- Mantak Chia, healer, teacher, author
- Alan Watts, author, scholar, philosopher
- Benjamin Hoff, author of Tao of Pooh and Te of Piglet
- Bruce Lee, martial arts pioneer, author Tao of Jeet Kun Do
- Osho also known as Bhagwan Shree Rajneesh, mystic, author
- Ursula K. Le Guin, author, translator
And here is a list of the modern traditional or sages in Taoist history:
- Lao Tzu the historical founder of Taoism, author of Tao Te Ching
- Chuang Tzu, the elaborator of Lao Tzu
- Lieh Tzu, 3rd greatest Taoist sage
- Tao: The Watercourse Way by Alan Watts – Drawing on ancient and modern sources, Watts treats the Chinese philosophy of Tao in much the same way as he did Zen Buddhism in his classic The Way of Zen. Critics agree that this last work stands as a perfect monument to the life and literature of Alan Watts.
- Real Power: Business Lessons from the Tao Te Ching by James Autry, Stephen Mitchell – In recent years, visionaries and profiteers alike have attempted to apply the 81 simple but profound poems of the Tao Te Ching to everything from sports training to pet breeding. James Autry, an award-winning author and respected former CEO, and Stephen Mitchell, whose previous work includes the New York Times bestseller Tao Te Ching: A New English Version, have applied these poems in a meaningful way to the world of business. Real Power: Business Lessons from the Tao Te Ching is a stimulating interpretation of this ancient classic that will provide the guidance and inspiration missing from most modern management texts. Addressing contemporary business situations with the wise paradoxes that are the hallmark of Lao-Tzu’s 6th-century work (such as “fill your bowl to the brim and it will spill; keep sharpening your knife and it will blunt”), the two propose an ageless approach to the workplace that deals uniquely with various issues of our time like compensation, competition, training, and downsizing.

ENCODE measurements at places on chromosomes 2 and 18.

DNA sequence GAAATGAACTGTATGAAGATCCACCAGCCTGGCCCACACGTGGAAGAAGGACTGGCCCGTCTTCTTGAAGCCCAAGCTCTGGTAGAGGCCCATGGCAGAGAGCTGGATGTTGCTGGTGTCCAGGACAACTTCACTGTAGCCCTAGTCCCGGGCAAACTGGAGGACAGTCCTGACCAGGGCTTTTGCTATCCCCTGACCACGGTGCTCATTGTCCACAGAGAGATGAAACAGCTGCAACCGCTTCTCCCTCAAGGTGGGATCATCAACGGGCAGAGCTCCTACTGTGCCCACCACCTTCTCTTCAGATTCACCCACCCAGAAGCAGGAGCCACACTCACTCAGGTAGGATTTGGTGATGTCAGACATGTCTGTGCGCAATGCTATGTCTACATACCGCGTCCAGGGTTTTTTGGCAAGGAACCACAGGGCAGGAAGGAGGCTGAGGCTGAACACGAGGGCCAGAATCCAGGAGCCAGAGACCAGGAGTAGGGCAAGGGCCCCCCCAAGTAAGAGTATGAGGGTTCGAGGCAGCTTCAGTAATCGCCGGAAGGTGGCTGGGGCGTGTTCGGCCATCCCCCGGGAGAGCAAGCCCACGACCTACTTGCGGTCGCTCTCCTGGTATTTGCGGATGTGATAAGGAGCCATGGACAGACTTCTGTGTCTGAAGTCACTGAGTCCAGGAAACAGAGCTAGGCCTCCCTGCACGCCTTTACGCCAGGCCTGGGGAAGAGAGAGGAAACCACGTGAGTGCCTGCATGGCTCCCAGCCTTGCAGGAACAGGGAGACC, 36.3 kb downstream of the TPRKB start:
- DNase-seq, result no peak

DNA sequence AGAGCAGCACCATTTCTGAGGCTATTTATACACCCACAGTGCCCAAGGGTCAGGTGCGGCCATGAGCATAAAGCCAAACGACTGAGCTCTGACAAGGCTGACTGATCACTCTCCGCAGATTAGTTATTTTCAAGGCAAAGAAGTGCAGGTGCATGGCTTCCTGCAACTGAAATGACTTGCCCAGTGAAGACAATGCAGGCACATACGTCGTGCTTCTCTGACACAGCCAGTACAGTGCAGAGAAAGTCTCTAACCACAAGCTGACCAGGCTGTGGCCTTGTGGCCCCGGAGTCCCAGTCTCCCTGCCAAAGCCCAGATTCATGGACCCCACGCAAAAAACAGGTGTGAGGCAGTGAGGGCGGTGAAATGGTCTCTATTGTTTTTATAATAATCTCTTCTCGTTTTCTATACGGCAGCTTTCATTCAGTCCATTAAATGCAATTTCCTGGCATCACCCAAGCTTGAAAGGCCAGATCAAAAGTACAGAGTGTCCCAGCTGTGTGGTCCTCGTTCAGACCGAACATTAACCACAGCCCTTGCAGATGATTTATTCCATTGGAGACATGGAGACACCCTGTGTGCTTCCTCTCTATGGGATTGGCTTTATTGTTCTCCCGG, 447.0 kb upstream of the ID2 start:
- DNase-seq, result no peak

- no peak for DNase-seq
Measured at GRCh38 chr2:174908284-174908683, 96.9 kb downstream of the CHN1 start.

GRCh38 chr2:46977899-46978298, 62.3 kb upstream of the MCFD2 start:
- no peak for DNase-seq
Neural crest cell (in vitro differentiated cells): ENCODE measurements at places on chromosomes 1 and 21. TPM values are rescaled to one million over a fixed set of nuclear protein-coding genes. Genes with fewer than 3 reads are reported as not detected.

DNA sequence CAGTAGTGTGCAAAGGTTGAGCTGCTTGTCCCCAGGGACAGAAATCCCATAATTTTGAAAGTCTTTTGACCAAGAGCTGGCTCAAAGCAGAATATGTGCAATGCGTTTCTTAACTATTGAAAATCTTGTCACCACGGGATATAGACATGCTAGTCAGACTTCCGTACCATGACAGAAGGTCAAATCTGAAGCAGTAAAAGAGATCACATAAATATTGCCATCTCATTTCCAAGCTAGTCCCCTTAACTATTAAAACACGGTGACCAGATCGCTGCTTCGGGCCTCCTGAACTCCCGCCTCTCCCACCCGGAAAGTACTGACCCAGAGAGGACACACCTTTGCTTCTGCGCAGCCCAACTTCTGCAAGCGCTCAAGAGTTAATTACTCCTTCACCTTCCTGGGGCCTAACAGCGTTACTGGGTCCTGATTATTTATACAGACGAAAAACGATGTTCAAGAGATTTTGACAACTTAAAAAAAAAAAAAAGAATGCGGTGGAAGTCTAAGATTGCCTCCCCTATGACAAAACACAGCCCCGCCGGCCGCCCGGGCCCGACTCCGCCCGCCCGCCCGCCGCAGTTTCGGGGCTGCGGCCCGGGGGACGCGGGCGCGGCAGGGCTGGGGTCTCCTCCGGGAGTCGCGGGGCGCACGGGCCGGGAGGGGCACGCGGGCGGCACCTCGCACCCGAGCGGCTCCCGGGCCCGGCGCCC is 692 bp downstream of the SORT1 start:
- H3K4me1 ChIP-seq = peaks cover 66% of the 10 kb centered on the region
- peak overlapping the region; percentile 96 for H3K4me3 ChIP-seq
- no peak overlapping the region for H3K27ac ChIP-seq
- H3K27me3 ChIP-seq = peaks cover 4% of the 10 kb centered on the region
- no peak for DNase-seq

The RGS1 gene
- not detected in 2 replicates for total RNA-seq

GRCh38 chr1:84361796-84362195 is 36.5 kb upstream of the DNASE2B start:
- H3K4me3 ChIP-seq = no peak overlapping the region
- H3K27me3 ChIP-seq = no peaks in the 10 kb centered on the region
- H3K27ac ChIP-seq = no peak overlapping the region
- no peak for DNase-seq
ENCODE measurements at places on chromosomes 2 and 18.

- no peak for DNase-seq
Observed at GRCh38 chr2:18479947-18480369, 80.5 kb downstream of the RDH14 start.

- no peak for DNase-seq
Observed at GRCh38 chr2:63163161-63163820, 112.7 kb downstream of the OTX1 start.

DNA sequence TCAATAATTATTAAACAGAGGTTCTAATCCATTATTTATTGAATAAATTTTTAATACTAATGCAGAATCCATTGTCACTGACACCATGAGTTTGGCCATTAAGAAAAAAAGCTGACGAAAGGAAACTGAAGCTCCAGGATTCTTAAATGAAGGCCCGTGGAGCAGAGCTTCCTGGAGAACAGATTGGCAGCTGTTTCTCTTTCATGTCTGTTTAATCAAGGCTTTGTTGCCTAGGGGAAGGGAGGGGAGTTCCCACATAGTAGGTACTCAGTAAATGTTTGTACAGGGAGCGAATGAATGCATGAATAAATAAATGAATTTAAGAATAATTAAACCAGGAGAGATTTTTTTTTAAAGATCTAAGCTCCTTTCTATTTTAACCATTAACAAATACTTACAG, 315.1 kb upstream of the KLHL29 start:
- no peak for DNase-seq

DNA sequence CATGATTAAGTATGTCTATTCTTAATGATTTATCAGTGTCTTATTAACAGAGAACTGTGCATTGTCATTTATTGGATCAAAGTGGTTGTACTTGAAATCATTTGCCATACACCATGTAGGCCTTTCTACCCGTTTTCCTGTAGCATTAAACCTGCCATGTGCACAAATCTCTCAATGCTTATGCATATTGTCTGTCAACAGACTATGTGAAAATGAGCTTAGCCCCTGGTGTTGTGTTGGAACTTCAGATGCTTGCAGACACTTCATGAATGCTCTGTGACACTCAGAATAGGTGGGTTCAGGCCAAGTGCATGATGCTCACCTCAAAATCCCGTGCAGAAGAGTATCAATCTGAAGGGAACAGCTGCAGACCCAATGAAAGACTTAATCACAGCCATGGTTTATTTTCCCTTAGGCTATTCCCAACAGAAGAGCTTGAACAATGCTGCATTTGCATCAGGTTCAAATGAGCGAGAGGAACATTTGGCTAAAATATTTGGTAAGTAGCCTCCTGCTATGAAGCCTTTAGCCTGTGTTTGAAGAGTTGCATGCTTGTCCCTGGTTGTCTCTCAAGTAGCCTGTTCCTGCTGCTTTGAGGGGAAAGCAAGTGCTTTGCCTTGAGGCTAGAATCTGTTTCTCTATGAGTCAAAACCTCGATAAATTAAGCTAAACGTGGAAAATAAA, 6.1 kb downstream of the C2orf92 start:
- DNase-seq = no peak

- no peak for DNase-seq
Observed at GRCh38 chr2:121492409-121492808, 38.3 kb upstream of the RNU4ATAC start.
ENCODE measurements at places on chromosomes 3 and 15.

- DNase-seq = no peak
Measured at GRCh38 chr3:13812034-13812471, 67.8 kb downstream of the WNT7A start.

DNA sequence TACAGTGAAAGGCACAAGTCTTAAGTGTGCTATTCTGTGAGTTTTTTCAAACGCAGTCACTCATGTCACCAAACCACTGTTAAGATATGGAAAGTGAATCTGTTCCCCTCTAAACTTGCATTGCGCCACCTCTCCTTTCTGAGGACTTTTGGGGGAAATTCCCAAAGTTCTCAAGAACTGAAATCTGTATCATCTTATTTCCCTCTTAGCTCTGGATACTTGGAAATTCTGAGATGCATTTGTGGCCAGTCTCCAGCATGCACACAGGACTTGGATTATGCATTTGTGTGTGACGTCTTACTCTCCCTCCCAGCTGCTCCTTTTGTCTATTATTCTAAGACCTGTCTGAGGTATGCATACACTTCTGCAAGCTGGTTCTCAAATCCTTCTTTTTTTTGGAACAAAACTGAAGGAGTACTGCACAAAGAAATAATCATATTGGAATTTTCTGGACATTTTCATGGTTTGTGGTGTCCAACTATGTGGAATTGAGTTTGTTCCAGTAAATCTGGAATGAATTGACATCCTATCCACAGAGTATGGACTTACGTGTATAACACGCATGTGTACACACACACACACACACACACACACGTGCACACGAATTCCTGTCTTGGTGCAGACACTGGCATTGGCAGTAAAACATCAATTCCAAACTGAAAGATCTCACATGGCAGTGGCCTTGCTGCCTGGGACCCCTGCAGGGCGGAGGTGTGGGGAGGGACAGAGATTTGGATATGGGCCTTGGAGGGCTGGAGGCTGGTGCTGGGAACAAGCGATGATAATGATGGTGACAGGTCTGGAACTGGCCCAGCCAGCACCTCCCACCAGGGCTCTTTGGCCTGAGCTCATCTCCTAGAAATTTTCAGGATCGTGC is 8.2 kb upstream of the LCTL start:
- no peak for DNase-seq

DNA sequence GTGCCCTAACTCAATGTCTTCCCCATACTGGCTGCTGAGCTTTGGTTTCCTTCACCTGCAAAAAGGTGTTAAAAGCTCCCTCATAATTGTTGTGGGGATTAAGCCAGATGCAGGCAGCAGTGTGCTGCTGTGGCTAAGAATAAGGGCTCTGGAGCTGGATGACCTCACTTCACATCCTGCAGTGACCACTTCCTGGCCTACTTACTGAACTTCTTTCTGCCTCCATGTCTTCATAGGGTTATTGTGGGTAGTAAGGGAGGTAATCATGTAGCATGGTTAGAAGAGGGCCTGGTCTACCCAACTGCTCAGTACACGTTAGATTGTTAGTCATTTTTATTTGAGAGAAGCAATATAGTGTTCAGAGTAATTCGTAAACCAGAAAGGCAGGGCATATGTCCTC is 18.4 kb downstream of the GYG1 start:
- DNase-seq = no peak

- Tao of Pooh & Te of Piglet by Benjamin Hoff – Following the Seventy-fifth Anniversary Year of Winnie-the-Pooh in 2001, there will will be a year of change for The Wisdom of Pooh list in 2002. To celebrate the 20th year since the publication in the original Tao of Pooh book.
- Change Your Thoughts – Change Your Life: Living the Wisdom of the Tao by Wayne Dyer – Five hundred years before the birth of Jesus, a God-realized being named Lao-tzu in ancient China dictated 81 verses, which are regarded by many as the ultimate commentary on the nature of our existence.
- Thousand Names for Joy: How To Live In Harmony With The Way Things Are by Byron Katie, Stephen Mitchell – Inspired by the Tao Te Ching , this is Byron Katie’s inspiring and pragmatic approach to achieving an awakened mind and living more simply and profoundly. Using the template of the 81 chapters of the Tao Te Ching.
- The Secret Teachings of the Tao Te Ching by Mantak Chia, Tao Huang – Featuring practices and meditations, this book reveals techniques for achieving spiritual immortality through an in-depth exploration of Lao-tzu’s Tao Te Ching.
- The Meaning of Yin-Yang
- Comparison of Taoism and Christianity
- A Practical Guide to Taoism
- Abraham Maslow and Taoism: A Comparative Study